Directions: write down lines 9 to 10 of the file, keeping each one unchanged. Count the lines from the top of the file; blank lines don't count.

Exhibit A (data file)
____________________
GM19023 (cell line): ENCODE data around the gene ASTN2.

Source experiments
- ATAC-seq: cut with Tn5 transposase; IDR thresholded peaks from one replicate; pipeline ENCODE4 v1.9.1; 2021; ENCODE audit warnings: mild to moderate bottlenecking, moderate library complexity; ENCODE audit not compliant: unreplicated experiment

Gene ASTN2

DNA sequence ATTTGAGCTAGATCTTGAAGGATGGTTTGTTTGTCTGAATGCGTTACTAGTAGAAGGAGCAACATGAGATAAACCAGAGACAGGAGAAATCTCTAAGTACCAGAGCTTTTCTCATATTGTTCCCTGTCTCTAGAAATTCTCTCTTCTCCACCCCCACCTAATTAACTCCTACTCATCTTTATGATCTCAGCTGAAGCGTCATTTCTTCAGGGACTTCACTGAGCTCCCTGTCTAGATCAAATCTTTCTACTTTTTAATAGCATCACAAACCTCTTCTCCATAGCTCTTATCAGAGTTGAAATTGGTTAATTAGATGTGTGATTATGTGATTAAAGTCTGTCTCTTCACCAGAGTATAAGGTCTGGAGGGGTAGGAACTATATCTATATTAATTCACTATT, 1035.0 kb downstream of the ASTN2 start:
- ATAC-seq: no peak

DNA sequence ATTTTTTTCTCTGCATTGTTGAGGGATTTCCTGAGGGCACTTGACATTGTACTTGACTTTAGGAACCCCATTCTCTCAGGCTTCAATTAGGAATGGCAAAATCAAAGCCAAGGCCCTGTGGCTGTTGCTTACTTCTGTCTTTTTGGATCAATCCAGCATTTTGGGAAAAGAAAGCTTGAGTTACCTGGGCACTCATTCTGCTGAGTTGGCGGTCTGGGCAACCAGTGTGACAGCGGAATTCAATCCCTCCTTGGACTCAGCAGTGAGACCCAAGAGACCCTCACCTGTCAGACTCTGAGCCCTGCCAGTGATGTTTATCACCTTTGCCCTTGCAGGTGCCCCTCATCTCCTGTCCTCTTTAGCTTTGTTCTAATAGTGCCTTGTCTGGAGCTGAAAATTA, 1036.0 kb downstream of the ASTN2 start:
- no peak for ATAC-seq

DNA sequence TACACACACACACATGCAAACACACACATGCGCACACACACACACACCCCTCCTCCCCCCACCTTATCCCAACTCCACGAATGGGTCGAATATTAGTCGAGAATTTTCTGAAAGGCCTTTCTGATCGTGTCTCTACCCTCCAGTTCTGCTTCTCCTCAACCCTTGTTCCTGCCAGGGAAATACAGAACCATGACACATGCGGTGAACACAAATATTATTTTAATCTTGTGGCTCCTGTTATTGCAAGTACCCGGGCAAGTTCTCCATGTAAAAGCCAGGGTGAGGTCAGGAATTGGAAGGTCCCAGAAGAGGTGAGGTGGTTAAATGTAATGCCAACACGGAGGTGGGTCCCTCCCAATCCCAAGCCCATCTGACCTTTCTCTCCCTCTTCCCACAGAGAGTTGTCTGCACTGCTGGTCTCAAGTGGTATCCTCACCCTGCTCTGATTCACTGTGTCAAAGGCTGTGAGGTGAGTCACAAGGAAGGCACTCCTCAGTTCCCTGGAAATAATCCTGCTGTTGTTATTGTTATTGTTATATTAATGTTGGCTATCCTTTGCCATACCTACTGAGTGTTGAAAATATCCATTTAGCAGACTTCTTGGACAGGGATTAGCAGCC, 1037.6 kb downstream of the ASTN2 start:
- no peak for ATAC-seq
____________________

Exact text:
DNA sequence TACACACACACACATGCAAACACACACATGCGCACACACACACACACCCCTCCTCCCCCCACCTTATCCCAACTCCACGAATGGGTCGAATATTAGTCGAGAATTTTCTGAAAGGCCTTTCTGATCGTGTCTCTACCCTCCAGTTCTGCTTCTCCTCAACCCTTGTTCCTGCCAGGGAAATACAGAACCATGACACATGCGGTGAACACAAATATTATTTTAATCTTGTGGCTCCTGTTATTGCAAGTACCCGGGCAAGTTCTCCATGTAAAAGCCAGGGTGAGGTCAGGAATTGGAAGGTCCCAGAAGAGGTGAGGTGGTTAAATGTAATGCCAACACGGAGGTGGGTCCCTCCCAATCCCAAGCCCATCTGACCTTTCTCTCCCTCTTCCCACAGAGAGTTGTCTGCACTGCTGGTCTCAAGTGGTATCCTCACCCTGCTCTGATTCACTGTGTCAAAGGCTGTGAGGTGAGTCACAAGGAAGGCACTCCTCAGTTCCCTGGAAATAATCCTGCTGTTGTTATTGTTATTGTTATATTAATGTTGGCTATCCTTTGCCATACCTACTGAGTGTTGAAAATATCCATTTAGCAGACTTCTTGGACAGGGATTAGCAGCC, 1037.6 kb downstream of the ASTN2 start:
- no peak for ATAC-seq